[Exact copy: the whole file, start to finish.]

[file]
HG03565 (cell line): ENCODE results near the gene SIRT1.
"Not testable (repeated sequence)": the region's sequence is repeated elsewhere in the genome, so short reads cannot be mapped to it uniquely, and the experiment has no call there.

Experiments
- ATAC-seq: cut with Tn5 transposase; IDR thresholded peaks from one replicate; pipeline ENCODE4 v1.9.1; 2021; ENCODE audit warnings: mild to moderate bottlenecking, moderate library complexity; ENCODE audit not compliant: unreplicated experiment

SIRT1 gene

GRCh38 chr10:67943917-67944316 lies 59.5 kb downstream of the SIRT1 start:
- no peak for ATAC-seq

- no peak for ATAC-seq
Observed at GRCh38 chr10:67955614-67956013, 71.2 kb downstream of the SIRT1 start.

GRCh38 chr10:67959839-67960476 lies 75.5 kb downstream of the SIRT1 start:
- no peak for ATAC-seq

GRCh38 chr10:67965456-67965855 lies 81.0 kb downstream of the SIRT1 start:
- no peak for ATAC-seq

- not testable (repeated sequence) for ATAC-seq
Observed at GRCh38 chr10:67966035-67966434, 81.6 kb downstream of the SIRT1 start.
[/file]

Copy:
HG03565 (cell line): ENCODE results near the gene SIRT1.
"Not testable (repeated sequence)": the region's sequence is repeated elsewhere in the genome, so short reads cannot be mapped to it uniquely, and the experiment has no call there.

Experiments
- ATAC-seq: cut with Tn5 transposase; IDR thresholded peaks from one replicate; pipeline ENCODE4 v1.9.1; 2021; ENCODE audit warnings: mild to moderate bottlenecking, moderate library complexity; ENCODE audit not compliant: unreplicated experiment

SIRT1 gene

GRCh38 chr10:67943917-67944316 lies 59.5 kb downstream of the SIRT1 start:
- no peak for ATAC-seq

- no peak for ATAC-seq
Observed at GRCh38 chr10:67955614-67956013, 71.2 kb downstream of the SIRT1 start.

GRCh38 chr10:67959839-67960476 lies 75.5 kb downstream of the SIRT1 start:
- no peak for ATAC-seq

GRCh38 chr10:67965456-67965855 lies 81.0 kb downstream of the SIRT1 start:
- no peak for ATAC-seq

- not testable (repeated sequence) for ATAC-seq
Observed at GRCh38 chr10:67966035-67966434, 81.6 kb downstream of the SIRT1 start.